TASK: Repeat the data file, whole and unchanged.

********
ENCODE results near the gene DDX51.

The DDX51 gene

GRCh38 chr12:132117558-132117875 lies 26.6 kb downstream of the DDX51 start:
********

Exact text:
ENCODE results near the gene DDX51.

The DDX51 gene

GRCh38 chr12:132117558-132117875 lies 26.6 kb downstream of the DDX51 start: